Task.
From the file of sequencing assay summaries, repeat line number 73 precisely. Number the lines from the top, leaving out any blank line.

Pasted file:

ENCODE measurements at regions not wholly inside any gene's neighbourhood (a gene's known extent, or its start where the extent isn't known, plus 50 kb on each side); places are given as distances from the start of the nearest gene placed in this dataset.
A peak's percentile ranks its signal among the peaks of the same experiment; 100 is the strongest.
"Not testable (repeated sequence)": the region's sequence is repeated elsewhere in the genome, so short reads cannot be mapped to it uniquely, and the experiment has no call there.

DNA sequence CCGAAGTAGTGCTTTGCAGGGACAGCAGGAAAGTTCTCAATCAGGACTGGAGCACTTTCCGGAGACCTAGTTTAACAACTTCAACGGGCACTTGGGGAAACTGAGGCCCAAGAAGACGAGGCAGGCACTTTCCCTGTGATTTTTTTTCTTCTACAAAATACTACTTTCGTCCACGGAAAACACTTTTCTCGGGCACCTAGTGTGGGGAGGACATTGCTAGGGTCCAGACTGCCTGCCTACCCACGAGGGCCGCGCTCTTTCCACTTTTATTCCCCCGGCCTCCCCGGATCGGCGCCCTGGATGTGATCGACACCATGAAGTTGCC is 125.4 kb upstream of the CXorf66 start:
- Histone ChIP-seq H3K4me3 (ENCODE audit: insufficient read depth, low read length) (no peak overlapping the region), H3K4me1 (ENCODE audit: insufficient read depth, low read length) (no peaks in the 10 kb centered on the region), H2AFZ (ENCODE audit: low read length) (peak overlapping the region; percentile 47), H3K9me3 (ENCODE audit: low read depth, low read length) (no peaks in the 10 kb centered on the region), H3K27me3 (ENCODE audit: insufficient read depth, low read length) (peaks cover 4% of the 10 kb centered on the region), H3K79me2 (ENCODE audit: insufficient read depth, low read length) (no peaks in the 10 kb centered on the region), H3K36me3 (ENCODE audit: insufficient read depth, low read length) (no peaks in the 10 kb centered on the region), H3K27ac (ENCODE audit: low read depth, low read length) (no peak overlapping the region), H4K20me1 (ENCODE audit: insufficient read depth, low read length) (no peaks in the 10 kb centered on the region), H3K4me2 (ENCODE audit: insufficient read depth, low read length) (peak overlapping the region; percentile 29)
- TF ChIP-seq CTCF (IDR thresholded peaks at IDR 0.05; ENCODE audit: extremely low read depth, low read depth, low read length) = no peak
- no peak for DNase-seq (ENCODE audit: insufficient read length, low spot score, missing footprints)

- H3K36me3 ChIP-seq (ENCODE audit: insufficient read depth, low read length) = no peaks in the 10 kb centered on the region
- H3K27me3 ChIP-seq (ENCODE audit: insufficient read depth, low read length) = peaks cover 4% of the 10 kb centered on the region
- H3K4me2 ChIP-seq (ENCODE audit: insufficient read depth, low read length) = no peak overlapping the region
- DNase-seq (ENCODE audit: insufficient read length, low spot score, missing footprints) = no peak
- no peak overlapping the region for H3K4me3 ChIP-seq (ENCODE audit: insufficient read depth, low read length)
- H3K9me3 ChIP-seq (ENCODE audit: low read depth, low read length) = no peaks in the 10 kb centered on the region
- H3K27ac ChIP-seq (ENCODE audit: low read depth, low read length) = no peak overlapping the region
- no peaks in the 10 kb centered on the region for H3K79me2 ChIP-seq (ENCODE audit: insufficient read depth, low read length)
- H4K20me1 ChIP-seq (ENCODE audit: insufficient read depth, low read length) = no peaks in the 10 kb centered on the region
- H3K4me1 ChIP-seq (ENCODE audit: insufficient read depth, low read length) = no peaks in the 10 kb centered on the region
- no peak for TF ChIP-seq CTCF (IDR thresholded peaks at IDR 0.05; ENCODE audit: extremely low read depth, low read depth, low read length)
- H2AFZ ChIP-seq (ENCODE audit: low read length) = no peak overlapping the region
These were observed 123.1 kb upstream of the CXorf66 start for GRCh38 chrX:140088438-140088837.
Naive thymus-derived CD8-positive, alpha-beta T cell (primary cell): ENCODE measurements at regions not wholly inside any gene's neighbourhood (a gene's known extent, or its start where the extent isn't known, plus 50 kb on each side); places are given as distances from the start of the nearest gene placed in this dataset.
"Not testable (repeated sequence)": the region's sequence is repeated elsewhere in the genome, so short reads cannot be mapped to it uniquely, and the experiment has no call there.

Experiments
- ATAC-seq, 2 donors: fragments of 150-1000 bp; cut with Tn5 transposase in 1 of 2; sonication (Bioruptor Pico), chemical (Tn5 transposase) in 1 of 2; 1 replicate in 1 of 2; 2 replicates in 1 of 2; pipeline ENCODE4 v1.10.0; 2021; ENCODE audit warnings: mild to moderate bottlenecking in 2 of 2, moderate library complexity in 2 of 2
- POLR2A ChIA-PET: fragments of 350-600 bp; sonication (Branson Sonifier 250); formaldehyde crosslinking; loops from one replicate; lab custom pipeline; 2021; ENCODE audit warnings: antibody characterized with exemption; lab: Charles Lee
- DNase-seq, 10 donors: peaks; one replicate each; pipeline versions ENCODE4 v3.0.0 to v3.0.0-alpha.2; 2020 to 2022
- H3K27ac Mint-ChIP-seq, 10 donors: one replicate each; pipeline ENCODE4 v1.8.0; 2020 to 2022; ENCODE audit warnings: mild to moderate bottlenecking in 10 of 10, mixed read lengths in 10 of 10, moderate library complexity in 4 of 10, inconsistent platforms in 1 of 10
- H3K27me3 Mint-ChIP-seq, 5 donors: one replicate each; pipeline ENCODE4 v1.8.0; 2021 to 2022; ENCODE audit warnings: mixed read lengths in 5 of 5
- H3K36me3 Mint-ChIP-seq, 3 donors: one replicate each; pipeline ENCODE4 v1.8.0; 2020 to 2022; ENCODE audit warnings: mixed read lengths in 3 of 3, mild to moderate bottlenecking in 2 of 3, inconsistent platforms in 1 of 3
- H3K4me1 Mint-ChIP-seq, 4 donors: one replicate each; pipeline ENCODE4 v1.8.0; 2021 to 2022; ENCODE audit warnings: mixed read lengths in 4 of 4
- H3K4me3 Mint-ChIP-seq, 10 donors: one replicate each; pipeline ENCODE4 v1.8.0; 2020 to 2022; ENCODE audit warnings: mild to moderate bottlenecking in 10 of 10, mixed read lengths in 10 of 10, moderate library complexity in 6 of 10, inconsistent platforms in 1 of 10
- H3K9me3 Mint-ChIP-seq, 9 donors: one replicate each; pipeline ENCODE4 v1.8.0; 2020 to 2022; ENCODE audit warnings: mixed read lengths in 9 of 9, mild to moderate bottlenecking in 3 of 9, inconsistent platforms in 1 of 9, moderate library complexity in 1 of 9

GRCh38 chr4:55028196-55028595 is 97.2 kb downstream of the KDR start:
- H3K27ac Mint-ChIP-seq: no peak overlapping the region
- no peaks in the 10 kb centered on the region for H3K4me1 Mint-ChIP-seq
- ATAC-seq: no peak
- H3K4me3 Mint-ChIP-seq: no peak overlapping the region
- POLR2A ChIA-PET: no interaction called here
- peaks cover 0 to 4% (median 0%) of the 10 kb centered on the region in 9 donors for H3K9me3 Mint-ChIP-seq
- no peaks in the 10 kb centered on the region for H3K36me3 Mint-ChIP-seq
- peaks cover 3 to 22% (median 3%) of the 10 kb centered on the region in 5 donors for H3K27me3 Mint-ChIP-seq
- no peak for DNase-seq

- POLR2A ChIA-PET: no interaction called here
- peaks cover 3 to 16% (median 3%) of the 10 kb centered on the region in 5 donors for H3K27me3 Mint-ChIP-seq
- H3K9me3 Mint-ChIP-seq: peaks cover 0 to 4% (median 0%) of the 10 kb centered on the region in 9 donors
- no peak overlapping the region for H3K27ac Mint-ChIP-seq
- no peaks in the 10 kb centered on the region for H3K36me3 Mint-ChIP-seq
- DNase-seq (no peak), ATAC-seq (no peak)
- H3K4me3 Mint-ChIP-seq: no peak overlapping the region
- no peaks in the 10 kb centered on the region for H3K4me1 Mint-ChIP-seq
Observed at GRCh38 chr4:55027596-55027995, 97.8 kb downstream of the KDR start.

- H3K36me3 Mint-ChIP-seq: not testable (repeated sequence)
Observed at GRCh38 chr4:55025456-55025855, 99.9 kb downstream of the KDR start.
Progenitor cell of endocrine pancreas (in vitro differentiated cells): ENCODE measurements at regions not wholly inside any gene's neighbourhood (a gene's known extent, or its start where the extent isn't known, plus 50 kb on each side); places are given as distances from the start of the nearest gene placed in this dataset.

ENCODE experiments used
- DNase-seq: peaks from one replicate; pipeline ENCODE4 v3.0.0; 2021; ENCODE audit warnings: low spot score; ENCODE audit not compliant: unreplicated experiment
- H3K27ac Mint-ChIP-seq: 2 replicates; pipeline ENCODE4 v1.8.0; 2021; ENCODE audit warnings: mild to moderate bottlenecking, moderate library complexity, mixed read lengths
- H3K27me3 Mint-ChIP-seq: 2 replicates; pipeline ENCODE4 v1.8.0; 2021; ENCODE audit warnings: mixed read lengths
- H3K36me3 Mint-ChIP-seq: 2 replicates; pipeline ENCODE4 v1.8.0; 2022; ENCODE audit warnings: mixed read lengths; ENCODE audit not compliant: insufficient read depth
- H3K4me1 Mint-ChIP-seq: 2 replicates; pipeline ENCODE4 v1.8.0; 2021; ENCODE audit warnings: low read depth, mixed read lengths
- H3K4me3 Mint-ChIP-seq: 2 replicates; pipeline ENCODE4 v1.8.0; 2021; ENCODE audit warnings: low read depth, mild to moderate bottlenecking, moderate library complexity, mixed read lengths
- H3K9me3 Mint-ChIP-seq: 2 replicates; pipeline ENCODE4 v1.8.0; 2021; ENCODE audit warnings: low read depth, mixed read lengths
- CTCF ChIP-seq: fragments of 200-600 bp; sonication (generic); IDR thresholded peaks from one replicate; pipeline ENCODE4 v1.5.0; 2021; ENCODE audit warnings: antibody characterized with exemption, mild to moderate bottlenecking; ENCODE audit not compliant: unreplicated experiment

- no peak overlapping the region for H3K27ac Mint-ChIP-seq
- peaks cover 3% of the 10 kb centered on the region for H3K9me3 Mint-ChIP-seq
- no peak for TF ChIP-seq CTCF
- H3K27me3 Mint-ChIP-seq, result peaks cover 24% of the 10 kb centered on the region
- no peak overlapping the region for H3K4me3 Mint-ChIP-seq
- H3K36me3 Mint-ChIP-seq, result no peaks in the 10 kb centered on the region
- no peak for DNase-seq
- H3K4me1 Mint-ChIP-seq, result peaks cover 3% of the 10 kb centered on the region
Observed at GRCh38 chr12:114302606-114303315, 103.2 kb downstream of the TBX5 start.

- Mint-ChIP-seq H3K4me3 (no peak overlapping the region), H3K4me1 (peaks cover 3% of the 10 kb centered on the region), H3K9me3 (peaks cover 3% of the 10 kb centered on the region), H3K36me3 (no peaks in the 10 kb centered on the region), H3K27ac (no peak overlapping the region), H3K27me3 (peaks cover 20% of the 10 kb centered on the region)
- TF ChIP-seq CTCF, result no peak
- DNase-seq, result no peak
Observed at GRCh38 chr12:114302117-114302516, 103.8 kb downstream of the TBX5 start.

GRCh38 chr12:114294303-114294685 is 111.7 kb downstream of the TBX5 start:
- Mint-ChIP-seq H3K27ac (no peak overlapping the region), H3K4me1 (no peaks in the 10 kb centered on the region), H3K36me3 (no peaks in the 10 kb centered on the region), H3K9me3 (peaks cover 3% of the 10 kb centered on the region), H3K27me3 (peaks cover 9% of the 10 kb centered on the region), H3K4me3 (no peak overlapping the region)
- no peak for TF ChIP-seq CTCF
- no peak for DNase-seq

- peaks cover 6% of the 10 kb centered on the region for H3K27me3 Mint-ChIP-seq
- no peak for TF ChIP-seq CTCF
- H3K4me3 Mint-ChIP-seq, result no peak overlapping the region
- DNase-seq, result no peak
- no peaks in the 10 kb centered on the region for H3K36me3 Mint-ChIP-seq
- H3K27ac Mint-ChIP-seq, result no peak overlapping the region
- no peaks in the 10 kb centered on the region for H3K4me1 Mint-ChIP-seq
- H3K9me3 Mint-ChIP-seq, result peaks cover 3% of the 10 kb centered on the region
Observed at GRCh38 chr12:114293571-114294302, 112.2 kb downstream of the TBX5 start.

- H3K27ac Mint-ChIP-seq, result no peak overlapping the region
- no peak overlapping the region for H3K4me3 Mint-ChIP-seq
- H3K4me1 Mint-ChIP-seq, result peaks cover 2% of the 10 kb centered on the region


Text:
- Mint-ChIP-seq H3K4me3 (no peak overlapping the region), H3K4me1 (peaks cover 3% of the 10 kb centered on the region), H3K9me3 (peaks cover 3% of the 10 kb centered on the region), H3K36me3 (no peaks in the 10 kb centered on the region), H3K27ac (no peak overlapping the region), H3K27me3 (peaks cover 20% of the 10 kb centered on the region)